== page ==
Category: Business News

Microsoft to Open St. Louis Location in Cortex District

Tech behemoth Microsoft recently announced it would be moving its offices from Creve Coeur to the newest expansion in the Central West End’s Cortex area.

The move is part of a $55 million,180,00- square-foot office and lab expansion in the innovation district. Microsoft will be bringing nearly 150 jobs to the development, approximately 60 current jobs and adding 90 new positions.

Such a tech giant making the move to an area associated with St. Louis’ start up culture and research is a great vote of confidence for the district.

Microsoft will be leasing 30,000 square feet in the development.

The St. Louis office will be regional headquarters for states like Missouri, Kansas and Tennessee, according to Ervin Flores, General Manager of Microsoft’s Mid-America District.

The new development will also include a Microsoft Technology Center, where customers can work with employees to design custom technology system. Microsoft currently runs around 40 of these centers around the world, moving St. Louis into some exclusive company.

One major draw to Microsoft was the ability for Microsoft employees to interact with start ups and researchers in the Cortex district. The Technology Center will also give the district’s start ups and tech companies the opportunity to test the newest and cutting edge products form Microsoft.

On hand for the announcement of the project were Outgoing St. Louis Mayor Francis Slay and Missouri Gov. Eric Greitens.

Washing University will be the other anchor tenant, leasing 69,000 square feet of the development.

Techie Playground opens in Cortex District

Want to create the next great app, build the next great invention, create furniture or weld a new project? TechShop has opened a location in St. Louis’ Cortext District where you can do just that.

The workshop and fabrication studio chain opened in California nearly 10 years ago and has since expanded to Arizona, Michigan, Pennsylvania, Texas and Virginia, with a Brooklyn location opening soon.

Square, the ubiquitous credit card swipe/POS app and hardware for mobile phones and tablets got its start in a TechShop in California, where St. Louis born co-founder Jim McKelvey built his first prototypes of the swipe device.

“I think it’s fantastic for the St. Louis region because there are certain things that you need equipment to do and there’s a culture of experimentation there,” McKelvey said in a phone interview with the St. Louis Post-Dispatch. “TechShop is a big playground for makers.”

Each TechShop offers a host of equipment and tools for bourgeoning entrepreneurs and inventors to use including large sanders, glass cuttors, automotive tools, electrical measurement tools, drill presses, table saws, DSLR cameras, 3D printers, plasma cutters, and more.

For access, a membership is required. Dues are $150/monthly and gives you access to all tools and instruction in the building, provided you pass safety and basic use classes for each tool.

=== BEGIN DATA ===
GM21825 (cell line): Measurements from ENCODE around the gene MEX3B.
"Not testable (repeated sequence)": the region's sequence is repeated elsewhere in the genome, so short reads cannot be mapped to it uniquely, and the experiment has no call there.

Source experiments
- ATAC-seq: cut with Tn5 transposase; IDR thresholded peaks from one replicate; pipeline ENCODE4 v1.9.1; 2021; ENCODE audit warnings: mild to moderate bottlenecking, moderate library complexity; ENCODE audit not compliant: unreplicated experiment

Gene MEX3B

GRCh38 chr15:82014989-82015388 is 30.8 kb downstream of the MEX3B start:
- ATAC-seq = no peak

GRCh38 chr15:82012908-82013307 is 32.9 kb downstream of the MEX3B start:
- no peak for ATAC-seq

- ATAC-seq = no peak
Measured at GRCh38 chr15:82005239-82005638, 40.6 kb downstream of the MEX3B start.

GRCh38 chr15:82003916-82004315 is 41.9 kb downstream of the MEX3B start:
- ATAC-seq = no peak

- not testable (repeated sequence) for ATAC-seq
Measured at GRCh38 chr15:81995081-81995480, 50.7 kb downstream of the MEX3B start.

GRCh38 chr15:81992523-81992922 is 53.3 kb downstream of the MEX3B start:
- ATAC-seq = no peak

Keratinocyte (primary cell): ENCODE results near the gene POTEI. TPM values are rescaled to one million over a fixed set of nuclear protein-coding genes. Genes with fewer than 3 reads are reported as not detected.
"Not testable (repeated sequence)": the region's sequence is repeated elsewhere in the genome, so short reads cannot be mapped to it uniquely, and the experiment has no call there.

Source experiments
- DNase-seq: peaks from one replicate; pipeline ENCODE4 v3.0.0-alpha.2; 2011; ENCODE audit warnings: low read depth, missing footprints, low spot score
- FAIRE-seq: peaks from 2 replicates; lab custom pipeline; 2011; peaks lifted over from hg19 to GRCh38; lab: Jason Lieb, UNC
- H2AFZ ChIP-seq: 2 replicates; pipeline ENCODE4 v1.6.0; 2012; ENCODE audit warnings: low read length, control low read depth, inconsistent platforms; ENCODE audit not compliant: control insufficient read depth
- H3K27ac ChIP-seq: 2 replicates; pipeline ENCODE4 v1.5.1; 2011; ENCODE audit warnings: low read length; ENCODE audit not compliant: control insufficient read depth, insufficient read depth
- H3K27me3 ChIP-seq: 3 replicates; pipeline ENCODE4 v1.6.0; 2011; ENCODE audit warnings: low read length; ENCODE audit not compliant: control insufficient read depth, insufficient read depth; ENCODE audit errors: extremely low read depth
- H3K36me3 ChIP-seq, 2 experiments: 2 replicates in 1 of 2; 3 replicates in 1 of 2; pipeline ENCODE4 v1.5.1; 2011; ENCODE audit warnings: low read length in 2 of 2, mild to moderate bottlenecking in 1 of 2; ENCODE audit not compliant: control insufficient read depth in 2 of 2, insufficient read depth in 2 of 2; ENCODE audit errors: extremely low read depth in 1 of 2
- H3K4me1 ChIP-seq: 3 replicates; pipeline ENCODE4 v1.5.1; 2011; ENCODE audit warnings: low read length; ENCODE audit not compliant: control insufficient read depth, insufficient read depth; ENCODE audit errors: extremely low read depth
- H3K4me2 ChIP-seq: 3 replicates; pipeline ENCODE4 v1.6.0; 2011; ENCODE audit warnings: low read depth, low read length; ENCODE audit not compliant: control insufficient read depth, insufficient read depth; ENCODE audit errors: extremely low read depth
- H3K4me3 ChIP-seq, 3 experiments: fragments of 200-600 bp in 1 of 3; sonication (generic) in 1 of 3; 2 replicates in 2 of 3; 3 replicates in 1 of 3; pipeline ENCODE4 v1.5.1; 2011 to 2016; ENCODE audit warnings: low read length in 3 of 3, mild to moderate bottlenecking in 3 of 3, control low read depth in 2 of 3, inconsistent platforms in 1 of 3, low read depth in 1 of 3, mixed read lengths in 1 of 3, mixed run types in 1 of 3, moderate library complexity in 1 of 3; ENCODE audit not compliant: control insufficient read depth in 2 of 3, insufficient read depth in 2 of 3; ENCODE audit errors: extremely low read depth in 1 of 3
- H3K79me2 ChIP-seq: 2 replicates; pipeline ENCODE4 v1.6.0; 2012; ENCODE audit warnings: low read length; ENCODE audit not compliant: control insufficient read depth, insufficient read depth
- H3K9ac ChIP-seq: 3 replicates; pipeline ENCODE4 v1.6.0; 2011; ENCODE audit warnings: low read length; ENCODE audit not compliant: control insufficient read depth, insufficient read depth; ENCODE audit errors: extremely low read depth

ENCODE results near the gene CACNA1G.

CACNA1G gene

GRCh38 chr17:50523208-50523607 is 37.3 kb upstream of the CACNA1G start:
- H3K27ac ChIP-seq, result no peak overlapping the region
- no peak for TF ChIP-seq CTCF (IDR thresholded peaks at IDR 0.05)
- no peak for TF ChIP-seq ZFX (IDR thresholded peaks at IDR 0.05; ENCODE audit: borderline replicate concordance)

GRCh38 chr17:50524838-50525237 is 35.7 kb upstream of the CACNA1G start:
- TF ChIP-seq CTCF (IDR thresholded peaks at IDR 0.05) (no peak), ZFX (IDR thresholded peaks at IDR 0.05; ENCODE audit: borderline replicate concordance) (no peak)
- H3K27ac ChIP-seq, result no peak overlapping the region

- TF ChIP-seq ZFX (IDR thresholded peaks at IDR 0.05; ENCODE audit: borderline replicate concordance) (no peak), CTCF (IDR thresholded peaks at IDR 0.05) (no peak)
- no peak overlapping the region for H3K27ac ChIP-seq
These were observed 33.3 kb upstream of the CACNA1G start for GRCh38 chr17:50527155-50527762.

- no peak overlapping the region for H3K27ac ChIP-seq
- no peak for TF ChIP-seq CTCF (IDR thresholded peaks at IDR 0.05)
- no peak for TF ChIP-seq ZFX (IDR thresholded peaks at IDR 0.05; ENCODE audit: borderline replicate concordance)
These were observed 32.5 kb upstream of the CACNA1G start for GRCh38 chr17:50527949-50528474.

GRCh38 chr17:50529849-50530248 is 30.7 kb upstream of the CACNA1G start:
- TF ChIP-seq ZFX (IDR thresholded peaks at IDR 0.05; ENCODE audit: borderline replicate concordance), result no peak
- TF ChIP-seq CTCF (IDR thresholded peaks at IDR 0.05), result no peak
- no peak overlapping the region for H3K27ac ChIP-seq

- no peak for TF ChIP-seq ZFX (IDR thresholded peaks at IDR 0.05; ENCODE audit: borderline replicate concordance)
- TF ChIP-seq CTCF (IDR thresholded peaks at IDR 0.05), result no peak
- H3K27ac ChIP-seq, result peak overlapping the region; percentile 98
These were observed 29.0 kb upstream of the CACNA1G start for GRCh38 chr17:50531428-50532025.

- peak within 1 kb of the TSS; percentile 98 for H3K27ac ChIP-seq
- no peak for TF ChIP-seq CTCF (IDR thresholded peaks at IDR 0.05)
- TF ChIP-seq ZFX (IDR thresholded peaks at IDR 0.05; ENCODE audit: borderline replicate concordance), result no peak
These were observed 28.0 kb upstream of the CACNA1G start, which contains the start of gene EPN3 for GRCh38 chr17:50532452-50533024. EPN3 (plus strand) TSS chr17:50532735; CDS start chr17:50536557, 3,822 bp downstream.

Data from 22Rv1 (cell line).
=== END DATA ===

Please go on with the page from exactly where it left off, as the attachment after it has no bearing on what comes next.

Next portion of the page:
TechShop isn’t just for members though. Nonmembers can take advantage of any of their classes for a fee. Classes available include metal working, CAD, woodshop, sewing and more.

No experience is required for TechShop classes and TechShop has even worked to create classes for date nights. Discounts are given to students and active military personal.

It’s safe to say St. Louis’ start up and maker community is excited for TechShop’s opening. The workshop is currently on track to reach its goal of 1,000 St. Louis area members before it even opens.

​SSM reveals first look at new SLU Hospital

SSM Health plans to break ground Aug. 31 on its new $550 million SSM HealthSaint Louis University Hospital, with a projected completion date of Sept. 1, 2020.

The health care system released renderings Wednesday providing the first look at the new hospital and ambulatory care center, which includes more than 800,000 square feet of space and 316 private patient rooms.

The design for the new facility, which will be located on 15 acres adjacent to the current hospital off Grand Boulevard between Rutger and Lasalle streets, includes a nine-story patient tower and a three-story ambulatory care center connected by a common space that will include amenities such as the cafeteria, gift shop and chapel.

The hospital will feature an expanded trauma center and emergency department, larger intensive care units and expanded patient parking. With patient rooms on the right and left hand sides of the hospital, the middle section will feature educational space, which hospital President Kate Becker said is key to the hospital’s mission.

“This new design supports our mission both of providing quality patient care and supporting education,” Becker said.

The plans also includes space for future growth. A green space east of the parking garage could be used for future office or retail expansion, the south side of the ambulatory care center was designed to allow for possible expansion, and the hospital includes space to add a possible second bed tower to the west of the new patient tower.

“We could actually double the size of the hospital,” Becker said.

Becker said no decisions have been made yet about the future of the existing Desloge Tower. She said space in the tower is still being used for academic purposes by Saint Louis University. “We’re talking to the university about their interest in continuing use of the hospital space, then we can make decisions about what happens to it,” she said.

Alberici Constructors Inc. is the construction manager for the project. Lawrence Group, in partnership with Hammel, Green and Abrahamson (HGA) and Frank Zilm and Associates Inc., is the architect.

Clayton officials to review big projects planned for busy intersections

Two high-profile downtown Clayton developments will get preliminary reviews Tuesday night at the city’s scheduled Plan Commission and Architectural Review Board meeting. Clayton officials will consider conceptual plans for a $70 million, 24-story luxury apartment high rise proposed for the northeast corner of Forsyth and Brentwood boulevards. Flaherty & Collins Properties, an Indianapolis-based multifamily developer, is proposing the development.

New Arch To Riverfront Ramps Are A Great Improvement

When I first moved to St. Louis in August 1990 the grand staircase down to our riverfront wasn’t complete — it was grass with steps only on the North & South edges. At some point the center steps were completed.But even as a young (20s) able-bodied person the steps were a pain. I recall one time, in the early 90s visiting the Arch grounds with my parents & grandfather — in their early 60s & mid-90s, respectively, The steps were a huge problem.

Visitors to the Arch grounds yesterday enjoy the sun on the grand stairs